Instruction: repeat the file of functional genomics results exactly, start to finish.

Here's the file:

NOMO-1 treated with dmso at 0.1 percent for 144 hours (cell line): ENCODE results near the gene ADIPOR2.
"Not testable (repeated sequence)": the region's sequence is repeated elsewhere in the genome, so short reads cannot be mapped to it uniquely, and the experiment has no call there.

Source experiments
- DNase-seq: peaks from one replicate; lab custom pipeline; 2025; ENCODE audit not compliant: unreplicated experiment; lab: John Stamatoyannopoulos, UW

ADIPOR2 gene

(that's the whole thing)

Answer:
NOMO-1 treated with dmso at 0.1 percent for 144 hours (cell line): ENCODE results near the gene ADIPOR2.
"Not testable (repeated sequence)": the region's sequence is repeated elsewhere in the genome, so short reads cannot be mapped to it uniquely, and the experiment has no call there.

Source experiments
- DNase-seq: peaks from one replicate; lab custom pipeline; 2025; ENCODE audit not compliant: unreplicated experiment; lab: John Stamatoyannopoulos, UW

ADIPOR2 gene